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May 20, 2022
One of the most dangerous risks Granite encounters on its heavy-civil transportation projects is working alongside high-speed multi-lane interstates at night. Most drivers are cautious as they travel through construction zones, but occasionally, Granite cannot account for irresponsible or reckless driving. Unfortunately, across the company, Granite has experienced many incidents where third-party motorists have crashed into its construction sites and have severely injured employees.
To promote safety for Granite crews, the company implemented several strategies to maintain a positive separation between crews and multi-modal traffic. Strategies implemented in recent years include the involvement of Washington State Patrol and creating smart workzones (with smart queues). Granite also recognized that crews on the back of truck-mounted attenuators (TMA), or vehicles it set traffic channelizing devices from, did not have much of a safety barrier to protect them from third-party motorist incidents.
To reduce this hazard, Granite identified three options: put everyone on the TMA in a seat and seatbelt; install a guardrail around the TMA deck; and install a fall restraint system. Given the nature of work requiring employees to build barrels while on the deck and deliver them to another employee on the side of the TMA to set on the roadway, the first option was not feasible. The second option (installing a guardrail) would require crews to maneuver barrels around the guardrail, increasing ergonomic hazard substantially. The third option (installing a fall restraint system) proved to be the most efficient and logical choice to protect Granite employees.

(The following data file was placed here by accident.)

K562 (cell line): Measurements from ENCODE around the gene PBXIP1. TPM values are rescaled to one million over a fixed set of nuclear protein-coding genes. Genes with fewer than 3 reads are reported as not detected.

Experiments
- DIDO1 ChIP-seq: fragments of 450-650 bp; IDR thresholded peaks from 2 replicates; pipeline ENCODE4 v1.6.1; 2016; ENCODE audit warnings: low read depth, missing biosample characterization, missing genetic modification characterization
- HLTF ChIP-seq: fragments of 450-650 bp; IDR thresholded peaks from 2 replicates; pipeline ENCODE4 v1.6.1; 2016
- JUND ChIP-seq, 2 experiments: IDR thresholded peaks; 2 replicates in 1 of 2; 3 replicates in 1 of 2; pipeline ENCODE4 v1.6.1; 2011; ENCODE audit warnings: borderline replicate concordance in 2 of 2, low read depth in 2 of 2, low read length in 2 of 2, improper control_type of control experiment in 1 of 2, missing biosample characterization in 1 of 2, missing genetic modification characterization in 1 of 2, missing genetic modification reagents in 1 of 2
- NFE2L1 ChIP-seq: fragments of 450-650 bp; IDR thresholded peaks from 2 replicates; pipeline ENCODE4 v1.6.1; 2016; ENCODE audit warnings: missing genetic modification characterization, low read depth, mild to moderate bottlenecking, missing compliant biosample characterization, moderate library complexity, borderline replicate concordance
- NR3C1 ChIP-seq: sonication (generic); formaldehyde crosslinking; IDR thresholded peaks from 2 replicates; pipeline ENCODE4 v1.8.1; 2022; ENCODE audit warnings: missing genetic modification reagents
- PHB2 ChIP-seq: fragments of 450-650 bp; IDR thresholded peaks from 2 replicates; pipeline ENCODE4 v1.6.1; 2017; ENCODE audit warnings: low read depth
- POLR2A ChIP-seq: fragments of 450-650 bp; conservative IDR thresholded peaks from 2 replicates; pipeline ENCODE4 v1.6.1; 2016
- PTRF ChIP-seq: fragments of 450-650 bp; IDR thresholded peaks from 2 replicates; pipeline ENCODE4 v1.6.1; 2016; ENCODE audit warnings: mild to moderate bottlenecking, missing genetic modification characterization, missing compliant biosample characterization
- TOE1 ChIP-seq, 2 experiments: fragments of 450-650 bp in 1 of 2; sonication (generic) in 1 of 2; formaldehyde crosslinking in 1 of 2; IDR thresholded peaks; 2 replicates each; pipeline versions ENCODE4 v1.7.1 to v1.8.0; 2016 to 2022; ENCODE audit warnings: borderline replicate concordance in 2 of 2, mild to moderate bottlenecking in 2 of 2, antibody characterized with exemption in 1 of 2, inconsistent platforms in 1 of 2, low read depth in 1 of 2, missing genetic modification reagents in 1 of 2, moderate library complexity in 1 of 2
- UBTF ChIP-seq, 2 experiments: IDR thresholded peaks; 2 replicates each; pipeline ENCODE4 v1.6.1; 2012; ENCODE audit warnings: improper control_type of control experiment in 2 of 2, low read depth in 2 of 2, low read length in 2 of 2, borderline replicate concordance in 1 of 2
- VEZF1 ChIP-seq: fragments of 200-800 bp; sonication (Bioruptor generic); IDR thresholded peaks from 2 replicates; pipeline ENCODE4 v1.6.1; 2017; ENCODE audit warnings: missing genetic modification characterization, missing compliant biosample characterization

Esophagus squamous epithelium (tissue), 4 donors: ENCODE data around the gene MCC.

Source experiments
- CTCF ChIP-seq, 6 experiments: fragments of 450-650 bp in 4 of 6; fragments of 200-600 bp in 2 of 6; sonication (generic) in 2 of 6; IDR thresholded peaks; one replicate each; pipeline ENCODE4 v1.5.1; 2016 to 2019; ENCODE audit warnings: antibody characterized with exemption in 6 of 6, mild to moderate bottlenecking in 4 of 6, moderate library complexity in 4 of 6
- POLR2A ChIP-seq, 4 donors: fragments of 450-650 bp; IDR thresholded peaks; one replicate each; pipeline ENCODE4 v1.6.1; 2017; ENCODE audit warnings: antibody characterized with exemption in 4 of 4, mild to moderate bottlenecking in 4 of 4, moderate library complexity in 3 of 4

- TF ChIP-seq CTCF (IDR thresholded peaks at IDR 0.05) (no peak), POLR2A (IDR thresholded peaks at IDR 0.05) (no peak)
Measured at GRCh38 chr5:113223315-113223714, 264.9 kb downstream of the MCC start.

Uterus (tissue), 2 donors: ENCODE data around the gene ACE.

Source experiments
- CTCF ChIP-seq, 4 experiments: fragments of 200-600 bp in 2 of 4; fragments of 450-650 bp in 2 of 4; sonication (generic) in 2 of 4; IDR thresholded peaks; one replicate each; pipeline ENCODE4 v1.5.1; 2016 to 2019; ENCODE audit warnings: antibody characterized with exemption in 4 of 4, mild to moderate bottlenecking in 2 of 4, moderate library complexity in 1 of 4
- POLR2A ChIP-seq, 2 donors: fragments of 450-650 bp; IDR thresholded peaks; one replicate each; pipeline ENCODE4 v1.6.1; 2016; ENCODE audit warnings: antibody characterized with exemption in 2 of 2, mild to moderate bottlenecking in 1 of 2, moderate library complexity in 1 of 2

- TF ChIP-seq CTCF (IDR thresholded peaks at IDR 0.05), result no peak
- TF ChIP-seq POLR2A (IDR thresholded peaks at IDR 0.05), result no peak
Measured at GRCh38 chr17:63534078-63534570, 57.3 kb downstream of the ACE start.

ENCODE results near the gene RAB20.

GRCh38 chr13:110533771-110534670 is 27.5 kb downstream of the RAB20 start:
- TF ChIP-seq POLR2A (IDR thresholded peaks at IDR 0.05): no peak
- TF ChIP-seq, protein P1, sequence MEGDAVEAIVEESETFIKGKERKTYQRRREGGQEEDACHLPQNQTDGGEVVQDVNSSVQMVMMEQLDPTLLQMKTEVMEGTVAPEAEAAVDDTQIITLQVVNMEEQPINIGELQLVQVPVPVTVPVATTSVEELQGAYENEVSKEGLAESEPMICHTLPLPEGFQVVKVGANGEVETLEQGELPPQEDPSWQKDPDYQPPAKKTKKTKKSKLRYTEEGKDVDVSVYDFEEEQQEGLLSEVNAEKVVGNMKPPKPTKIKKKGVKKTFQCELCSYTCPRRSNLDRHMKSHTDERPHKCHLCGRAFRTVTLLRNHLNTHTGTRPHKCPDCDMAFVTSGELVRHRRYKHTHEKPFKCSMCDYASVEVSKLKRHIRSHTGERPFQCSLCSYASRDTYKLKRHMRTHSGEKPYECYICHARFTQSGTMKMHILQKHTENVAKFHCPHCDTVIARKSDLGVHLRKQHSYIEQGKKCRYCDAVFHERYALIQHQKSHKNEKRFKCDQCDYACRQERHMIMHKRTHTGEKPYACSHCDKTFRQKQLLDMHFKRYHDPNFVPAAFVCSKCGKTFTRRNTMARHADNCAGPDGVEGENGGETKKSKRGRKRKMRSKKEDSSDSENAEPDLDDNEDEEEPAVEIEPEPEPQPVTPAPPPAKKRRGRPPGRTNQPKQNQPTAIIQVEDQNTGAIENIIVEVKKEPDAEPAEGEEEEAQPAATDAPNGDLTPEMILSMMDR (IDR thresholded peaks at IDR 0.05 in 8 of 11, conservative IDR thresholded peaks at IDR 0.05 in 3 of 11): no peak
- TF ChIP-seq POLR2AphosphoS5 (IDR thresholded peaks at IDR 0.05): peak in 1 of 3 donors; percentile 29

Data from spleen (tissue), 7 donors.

Within the past year, Granite’s Pacific Northwest Region outfitted seven TMA vehicles with a fall restraint system, which consists of anchors and anchor points, an engineered horizontal lifeline, and multiple lanyards of different lengths to ensure employees of all different sizes cannot reach the edge of the TMA where the fall hazard exists. There were, however, some challenges to implement this innovation. First, there was no industry precedence for installing a horizontal lifeline on a mobile vehicle. Second, a DOSH directive that referenced setting channelizing devices from mobile vehicles was produced in May 2021 that created a sense of urgency to get this system complete as fast as possible so Granite could resume work with its TMAs. Lastly, this innovation involved extensive coordination to retrofit the TMAs between four departments (safety, management, traffic control, and equipment) and a third-party welding firm.
Though relatively uncommon and challenging to implement, the horizontal lifeline system provides the barrier of safety needed for Granite crews to work alongside high-speed, and often unpredictable, traffic. Granite recognized the hazard and is responsible for mitigating the risk in every way possible to ensure its employees return safely to their loved ones at the end of the day.